• The Interview
• The Abbey
• Who You Know?
• What's This Life For?
• Bullying
• 31 Days of Christmas
• Unexpected
• Just a Dog's Day
• Giant!
• Chester
• Fear or Comfort?
• You're Different
• Darren
• Darren and the Circus
• The Surreality of It All
• Voice of God
• Digital Detox
• Sound of Silence
• Aaron
• 5350
• Resurrection
• Sicilian Sculptor

• Sans People
• Digital Art
• Relevance of a Tweet
• A Day With Tweetdeck

coming up...
• Jesse
• Voice of God II
• An Artist's Signature
• The Best Days
• Artist and Barista
• Tears in the Fabric
• Fearless Youth

Architecture Sans People (01/31/21)

Recently a follower on Twitter asked why I never have any people in my photos. Good catch, and definitely true.

For those who have seen my architecture photography (www.skottdesign.com), there is consistently one thing missing - people. I have a strong belief that people do not belong in my architecture photos.

Now I understand that without people, architecture is sort of mute - a structure is just a piece art or just a mass of building materials until humans take occupancy and bring life into it. Technically there is no purpose for architecture without human use - I think that would be called sculpture.

But I also feel that architecture is the highest form of art, a form of sculpture, and in such, my photography is best suited documenting the ‘art’ of architecture, not its use by humans.

Most other architecture photographers take their photos with humans utilizing the structure, and some “blur’ out the forms of humans. I think this is done to give a sense of scale, otherwise why include the humans in the photo in the first place. But I'm thinking that blurring the photo a sort of passive-aggressive means of not including them in the first place!

Understand I have no problem with the photographing of humans, in fact I find them infinitely amusing, and intriguing. One of my favorite past-times is people watching - sitting in an airport, large venue, or on the street simply watching the people and wondering what their stories are.

Everybody, and I mean everybody, has a story - and they all are interesting in their own ways.

I once had a 6-hour layover in Heathrow (London), and wanted to literally stop everybody and ask where they were from, and what their story was. Though all airports are interesting, Heathrow presented with a vast amount of diversity in human traffic. I think this would have made a fantastic book - complete with photos!

Yet while I was in London photographing the astounding architecture of the city, darn it people, get out of my lens!

And yes, if I have to, I will spend hours in Photoshop removing a rogue human out of a good architecture shot!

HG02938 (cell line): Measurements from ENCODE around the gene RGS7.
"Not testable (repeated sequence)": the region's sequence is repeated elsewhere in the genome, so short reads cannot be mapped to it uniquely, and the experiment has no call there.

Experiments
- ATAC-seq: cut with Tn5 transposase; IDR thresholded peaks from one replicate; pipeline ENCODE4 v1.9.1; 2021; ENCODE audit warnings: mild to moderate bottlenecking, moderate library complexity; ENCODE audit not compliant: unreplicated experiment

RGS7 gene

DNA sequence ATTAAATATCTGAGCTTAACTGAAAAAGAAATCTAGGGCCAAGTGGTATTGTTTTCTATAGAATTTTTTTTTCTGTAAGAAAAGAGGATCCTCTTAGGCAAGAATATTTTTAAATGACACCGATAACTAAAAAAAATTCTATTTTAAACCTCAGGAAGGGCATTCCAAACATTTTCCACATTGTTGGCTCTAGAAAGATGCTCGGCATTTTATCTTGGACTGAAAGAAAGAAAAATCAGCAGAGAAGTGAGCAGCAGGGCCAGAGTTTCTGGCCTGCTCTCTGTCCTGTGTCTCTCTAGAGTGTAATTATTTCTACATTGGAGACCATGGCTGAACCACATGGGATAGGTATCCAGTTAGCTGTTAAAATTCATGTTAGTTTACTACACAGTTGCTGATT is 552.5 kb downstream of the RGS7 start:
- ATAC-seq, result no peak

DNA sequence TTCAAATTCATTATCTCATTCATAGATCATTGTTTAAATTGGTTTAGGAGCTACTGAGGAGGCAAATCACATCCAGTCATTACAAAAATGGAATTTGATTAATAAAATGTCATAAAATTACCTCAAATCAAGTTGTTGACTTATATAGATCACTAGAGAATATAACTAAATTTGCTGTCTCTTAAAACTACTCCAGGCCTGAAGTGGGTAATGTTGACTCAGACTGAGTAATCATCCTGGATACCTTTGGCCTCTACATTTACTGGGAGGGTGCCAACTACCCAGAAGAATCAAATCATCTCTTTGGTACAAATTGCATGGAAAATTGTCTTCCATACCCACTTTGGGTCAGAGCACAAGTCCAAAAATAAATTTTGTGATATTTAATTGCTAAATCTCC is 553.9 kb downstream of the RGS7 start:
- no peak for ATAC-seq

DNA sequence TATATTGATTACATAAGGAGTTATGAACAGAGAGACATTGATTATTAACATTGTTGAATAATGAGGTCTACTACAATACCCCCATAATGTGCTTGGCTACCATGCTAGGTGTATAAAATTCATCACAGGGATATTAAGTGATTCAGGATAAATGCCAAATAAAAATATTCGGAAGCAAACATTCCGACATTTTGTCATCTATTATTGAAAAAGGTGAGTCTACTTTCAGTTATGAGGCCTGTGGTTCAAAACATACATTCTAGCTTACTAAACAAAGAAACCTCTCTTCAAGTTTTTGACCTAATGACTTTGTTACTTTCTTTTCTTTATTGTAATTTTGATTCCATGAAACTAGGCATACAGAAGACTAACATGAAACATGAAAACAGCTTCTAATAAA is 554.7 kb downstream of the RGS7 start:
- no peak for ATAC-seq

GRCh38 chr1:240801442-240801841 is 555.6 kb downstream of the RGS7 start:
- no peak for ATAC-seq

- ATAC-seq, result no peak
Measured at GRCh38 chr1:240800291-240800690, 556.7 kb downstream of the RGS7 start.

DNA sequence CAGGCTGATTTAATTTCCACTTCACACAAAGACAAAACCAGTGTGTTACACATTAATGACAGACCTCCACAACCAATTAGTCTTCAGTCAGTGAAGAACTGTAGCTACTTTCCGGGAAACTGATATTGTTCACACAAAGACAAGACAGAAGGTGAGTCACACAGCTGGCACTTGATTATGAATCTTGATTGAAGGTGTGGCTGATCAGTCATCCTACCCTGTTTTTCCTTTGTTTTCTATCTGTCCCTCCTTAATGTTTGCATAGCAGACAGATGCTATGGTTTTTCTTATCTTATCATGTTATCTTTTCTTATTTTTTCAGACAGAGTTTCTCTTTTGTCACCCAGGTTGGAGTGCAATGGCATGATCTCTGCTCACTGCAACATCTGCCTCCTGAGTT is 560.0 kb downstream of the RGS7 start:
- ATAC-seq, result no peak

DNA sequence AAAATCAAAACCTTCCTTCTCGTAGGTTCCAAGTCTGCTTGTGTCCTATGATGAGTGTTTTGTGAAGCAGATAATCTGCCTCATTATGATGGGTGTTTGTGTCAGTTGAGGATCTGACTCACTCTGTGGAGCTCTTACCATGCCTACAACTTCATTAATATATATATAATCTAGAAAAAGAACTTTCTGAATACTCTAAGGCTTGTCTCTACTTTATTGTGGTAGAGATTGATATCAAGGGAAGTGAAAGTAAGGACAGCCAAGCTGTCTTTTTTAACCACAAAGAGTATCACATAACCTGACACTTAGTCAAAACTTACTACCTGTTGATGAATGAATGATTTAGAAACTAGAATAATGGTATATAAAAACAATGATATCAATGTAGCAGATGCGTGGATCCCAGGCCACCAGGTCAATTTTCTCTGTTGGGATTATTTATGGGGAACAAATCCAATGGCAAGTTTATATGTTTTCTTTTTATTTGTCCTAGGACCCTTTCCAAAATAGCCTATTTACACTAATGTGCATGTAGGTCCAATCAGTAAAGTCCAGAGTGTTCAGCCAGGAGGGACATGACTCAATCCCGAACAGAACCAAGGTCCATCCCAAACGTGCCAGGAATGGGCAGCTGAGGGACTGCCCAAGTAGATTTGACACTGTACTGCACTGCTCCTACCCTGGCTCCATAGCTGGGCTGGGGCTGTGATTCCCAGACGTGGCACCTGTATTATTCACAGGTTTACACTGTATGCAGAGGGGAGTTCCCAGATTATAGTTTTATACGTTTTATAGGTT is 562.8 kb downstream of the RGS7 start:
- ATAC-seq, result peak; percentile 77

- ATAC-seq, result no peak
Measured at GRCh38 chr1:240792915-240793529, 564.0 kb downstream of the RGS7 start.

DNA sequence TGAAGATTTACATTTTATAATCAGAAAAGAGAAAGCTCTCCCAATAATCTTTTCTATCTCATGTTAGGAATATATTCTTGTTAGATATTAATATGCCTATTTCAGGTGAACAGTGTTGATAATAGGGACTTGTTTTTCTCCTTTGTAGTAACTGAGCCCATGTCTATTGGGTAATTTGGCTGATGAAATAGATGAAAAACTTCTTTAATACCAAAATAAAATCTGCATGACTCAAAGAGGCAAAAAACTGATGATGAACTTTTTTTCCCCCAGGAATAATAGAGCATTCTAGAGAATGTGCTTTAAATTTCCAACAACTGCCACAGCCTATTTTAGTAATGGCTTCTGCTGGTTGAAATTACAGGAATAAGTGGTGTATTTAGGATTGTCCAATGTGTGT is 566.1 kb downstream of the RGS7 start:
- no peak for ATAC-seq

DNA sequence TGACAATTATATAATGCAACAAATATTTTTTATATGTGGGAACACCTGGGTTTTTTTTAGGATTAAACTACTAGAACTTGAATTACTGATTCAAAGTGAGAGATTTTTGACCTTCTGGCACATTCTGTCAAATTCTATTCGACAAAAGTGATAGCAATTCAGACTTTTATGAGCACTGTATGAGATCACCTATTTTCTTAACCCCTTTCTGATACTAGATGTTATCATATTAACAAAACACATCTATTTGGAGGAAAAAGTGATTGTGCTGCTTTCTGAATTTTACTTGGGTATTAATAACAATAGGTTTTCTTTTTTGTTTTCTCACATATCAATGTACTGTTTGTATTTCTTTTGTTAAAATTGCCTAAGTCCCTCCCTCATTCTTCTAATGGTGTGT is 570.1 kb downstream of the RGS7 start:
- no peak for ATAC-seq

With street photography, I understand people are obviously the “focus” of the photo, and the stories captured in the faces and circumstances of those on the street can be amazing. Each of those photos generally shares a moment in the life story of the people in the shot. Those shots are meant to emphasize the human though, generally not the architecture.

One of my favorite architecture photographers, Philipp Heer, (Twitter @lerichti) utilizes one human consistently as a sort of sculpture within a sculpture, art within art. Many of his photos include one solitary young lady, Virginia Duran (Twitter @_vduran). To me, this brings that sense of scale for the architecture to the photo, but also adds that beauty within beauty to the work. His work is consistently stunning.

I asked Philipp about his use of humans in his photos:

“Yes, indeed, it’s because of the sense of scale. At the same time, some pictures make absolutely no sense without a person. Take a look at these photos:
https://instagram.com/p/B76W7pAHgSA/
https://instagram.com/p/B-9v6nln24-/
Also, I think a person always gives a certain dynamic.”

Another favorite photographer, Andreas Görß (Twitter @goerss_de), when asked about the humans in architecture photography question, said:

“Für mich kommt es immer auf die Situation an. Eine, aber nur eine Person wertet das Architektur Foto grundsätzlich auf und macht es lebendiger. Dadurch wird es für den nicht ArchiFan schöner. Grundsätzlich kommt es abwr wirklich auf die Location an.”

I’m also not a big fan of flora or nature in my shots. This I cannot exactly explain, other than architecture as sculpture in a photo, to me, doesn’t need a big tree or bush messing up the shot. I feel it is the difference between 'organic' and 'man-made.'

That being said, I’m not against nature photography, and am a big fan of photographers that specialize in nature photography, especially Peter James (Twitter @amientabbot) who captures nature in some of the most stunning shots you can find.

I’m also especially fanatic about macro photography, again a Peter James specialty.

Oddly enough though, many of my architecture shots include a bird in them. I’m thinking since birds are a dominant aspect of city life, that explains why they show up in the shots. And I don’t feel the need to remove them from the shot - it’s almost like they belong there. I was shocked as I was going through my archives to find as many birds in my shots as there are - never notice that when taking the shot.

Another element of my architecture photography is the distance - I shoot with a telephoto lens, in order to capture details that would normally not be viewable without the benefit of a close up shot. For example the upper reaches of buildings, and ‘layers’ of building groups that have to be shot from a distance.

In the end, my architecture photography shows my view of the sculpture and art of architecture - pure, clean, and in it's best light!

#spiders #overreact #noisesinthenight #phobias